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Teachers Who Blog About Technology: Reflective Practitioners
In the 'Teacher Tips for Mobile Technology Series'
Readers of our blog will have noticed that recently we have been on a tear about teachers — about putting the work of creating curriculum on the backs of teachers, about not listening to teachers in the construction of ed tech products, etc. (We are about to write a blog about the crazy situation where teachers — in every district and sometimes in every school — are now being “asked” to write curriculum to implement the Common Core State Standards. Stay tuned.)
Why all this digital ink about teachers?
Simply put, one of us (ES) has finally “gotten the teacher-as-key-to-the-classroom religion” — a perspective that has been quietly and patiently espoused by the other one (CN). (ES’s “getting the religion” is certainly helped by the fact that his wife has been a kindergarten teacher for the last 10 years and brings home zillions of classroom stories — as well as all manner of germs.) (Comment by CN: Talk about a slow learner!!) And, as is typical amongst converts, ES has become a veritable zealot in defense of teachers and teaching.
In our blog spot this week, then, we want to introduce our readers to the blogs of two teachers: Jennifer Auten and Ariel Margolis. We have come to know these teachers, and subsequently their blogs, as they responded to our blog about using our collabrified apps (e.g., WeMap, WeKWL) — apps that support synchronous collaboration — that run on iOS and Android devices.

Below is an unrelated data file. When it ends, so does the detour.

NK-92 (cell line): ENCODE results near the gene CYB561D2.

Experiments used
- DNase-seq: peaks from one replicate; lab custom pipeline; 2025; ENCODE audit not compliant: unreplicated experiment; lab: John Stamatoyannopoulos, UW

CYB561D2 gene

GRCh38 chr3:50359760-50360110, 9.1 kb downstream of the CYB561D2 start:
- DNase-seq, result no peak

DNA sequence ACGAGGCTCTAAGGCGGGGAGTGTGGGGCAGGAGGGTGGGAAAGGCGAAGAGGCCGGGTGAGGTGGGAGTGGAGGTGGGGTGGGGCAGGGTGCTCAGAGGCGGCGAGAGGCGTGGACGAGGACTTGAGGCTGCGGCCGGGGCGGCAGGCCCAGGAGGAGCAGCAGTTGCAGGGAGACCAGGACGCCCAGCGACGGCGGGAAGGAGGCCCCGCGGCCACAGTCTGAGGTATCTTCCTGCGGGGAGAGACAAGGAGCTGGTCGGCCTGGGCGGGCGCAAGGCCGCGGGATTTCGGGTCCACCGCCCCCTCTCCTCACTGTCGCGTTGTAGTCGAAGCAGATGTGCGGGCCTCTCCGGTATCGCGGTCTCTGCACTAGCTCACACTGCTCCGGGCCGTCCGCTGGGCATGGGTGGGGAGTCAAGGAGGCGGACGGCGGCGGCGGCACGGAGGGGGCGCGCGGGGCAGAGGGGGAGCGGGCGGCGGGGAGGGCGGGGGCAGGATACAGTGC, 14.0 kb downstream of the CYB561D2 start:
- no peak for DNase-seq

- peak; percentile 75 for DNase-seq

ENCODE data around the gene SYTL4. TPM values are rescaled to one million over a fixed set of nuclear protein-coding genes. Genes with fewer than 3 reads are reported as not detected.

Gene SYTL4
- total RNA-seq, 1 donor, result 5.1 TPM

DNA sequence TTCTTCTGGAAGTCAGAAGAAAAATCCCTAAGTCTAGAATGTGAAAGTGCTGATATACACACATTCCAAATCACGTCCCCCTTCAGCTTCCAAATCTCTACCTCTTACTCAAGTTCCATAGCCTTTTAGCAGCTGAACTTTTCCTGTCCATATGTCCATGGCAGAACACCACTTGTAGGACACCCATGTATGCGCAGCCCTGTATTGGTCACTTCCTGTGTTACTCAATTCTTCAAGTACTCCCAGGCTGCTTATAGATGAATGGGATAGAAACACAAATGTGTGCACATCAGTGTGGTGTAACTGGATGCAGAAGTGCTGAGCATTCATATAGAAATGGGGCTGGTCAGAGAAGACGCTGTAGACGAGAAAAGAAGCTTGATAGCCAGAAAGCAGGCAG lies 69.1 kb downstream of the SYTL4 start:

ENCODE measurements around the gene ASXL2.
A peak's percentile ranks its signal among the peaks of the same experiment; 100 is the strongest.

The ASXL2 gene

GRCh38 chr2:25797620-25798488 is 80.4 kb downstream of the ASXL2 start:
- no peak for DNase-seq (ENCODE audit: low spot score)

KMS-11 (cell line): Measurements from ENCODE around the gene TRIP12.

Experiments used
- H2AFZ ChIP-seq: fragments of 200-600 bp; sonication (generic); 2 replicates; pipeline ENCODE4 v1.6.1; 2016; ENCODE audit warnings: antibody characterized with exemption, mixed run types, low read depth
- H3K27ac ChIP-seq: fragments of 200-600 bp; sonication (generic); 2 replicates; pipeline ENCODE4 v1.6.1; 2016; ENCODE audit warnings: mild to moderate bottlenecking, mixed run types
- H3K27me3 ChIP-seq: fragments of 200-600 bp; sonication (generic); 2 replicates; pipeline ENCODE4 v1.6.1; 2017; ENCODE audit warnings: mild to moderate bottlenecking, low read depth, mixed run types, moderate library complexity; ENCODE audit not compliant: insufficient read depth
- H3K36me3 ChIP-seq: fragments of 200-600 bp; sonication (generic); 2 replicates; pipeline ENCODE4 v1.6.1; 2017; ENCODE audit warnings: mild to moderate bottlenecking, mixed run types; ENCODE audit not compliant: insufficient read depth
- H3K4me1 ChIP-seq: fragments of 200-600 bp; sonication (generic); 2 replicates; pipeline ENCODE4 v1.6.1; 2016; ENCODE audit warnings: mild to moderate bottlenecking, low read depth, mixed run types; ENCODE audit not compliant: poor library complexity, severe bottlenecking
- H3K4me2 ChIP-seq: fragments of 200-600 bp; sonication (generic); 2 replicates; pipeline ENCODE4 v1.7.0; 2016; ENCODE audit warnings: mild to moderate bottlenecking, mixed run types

Jennifer is a veteran teacher who has been writing a public blog about how she uses technology in her first/second-grade classroom for the last two years. Here is a bit of a description of Jennifer’s classroom:
“I love using apps. My iPads have 200-250 apps on them. The students have no problem picking up new apps and procedures. I think it helps that many apps use similar icons and gestures and the students are very comfortable just trying things until they find what works.
In a week they probably use 5-20 different apps. In doing a project, I typically offer the students a choice of 7 or 8 apps; they each have their favorites so sometimes they might use their favorite app for 4 different projects while other students might use 4 different apps.
Each activity is designed to take a typical student 10-30 minutes.
We use iPads as much as possible, which is about 40% of each day for each student. The iPads are assigned 2 students to 1 iPad.“
Ariel, eighth-grade science teacher and self-identified school IT specialist, has just started a blog. The energy and enthusiasm in his blog is contagious and rejuvenating!
In Jennifer’s own words, here is why she started to blog:
“I started the blog a few years ago because there were teachers who would email me and ask for ideas about what I was doing ... it seemed easiest to put it in 1 place rather than email 4 different people the same thing. Also, I get ideas from others so I think it’s good to share with others.”
Jennifer and Ariel are professionals; as professionals — as reflective practitioners — they are part of a community of practice where they “get ideas from others [and] share with others.” Ariel — good luck with your new blog; may your enthusiasm help to energize your colleagues. Jennifer — keep sharing your classroom experiences; we do indeed learn from each other.
Please, BeingMobile blog readers, drop us a note (email@example.com) and tell us about your blog!
Cathie Norris is a Regents Professor in the Department of Learning Technologies, School of Information at the University of North Texas. Visit her site at www.intergalacticmlc.org.
Elliot Soloway is an Arthur F. Thurnau Professor in the Department of CSE, College of Engineering, at the University of Michigan. Visit his site at www.intergalacticmlc.org.
Find more from Elliot Soloway and Cathie Norris at their Being Mobile blog at thejournal.com/beingmobile.